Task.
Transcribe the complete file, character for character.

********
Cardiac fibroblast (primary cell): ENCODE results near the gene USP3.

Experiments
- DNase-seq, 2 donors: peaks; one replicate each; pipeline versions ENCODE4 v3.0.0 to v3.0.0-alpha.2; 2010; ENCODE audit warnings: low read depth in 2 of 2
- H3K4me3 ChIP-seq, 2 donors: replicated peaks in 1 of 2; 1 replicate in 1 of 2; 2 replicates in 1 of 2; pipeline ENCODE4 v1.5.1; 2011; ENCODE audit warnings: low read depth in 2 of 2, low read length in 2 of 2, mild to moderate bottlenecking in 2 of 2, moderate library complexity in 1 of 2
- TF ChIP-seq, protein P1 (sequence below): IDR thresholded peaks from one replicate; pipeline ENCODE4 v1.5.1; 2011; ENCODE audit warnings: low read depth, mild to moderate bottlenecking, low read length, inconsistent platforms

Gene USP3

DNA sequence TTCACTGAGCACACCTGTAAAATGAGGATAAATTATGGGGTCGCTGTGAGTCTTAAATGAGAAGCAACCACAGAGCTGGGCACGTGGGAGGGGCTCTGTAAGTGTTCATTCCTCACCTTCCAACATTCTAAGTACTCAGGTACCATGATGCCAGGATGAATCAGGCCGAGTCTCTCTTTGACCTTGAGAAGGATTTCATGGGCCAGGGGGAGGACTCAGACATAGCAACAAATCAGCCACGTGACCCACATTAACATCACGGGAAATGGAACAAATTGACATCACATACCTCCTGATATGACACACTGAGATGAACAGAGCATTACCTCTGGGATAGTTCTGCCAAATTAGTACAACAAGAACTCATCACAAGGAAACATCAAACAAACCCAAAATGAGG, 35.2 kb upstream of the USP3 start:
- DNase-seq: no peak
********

Cardiac fibroblast (primary cell): ENCODE results near the gene USP3.

Experiments
- DNase-seq, 2 donors: peaks; one replicate each; pipeline versions ENCODE4 v3.0.0 to v3.0.0-alpha.2; 2010; ENCODE audit warnings: low read depth in 2 of 2
- H3K4me3 ChIP-seq, 2 donors: replicated peaks in 1 of 2; 1 replicate in 1 of 2; 2 replicates in 1 of 2; pipeline ENCODE4 v1.5.1; 2011; ENCODE audit warnings: low read depth in 2 of 2, low read length in 2 of 2, mild to moderate bottlenecking in 2 of 2, moderate library complexity in 1 of 2
- TF ChIP-seq, protein P1 (sequence below): IDR thresholded peaks from one replicate; pipeline ENCODE4 v1.5.1; 2011; ENCODE audit warnings: low read depth, mild to moderate bottlenecking, low read length, inconsistent platforms

Gene USP3

DNA sequence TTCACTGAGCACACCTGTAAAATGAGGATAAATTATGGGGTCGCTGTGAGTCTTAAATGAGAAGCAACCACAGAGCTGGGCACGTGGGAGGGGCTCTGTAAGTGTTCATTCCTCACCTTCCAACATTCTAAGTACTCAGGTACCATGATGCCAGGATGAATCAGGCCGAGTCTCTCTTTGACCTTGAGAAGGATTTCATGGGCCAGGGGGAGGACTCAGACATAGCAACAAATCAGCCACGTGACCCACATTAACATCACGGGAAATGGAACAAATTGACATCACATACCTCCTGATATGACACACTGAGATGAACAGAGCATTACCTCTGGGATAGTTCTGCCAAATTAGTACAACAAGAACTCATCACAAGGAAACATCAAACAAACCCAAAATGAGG, 35.2 kb upstream of the USP3 start:
- DNase-seq: no peak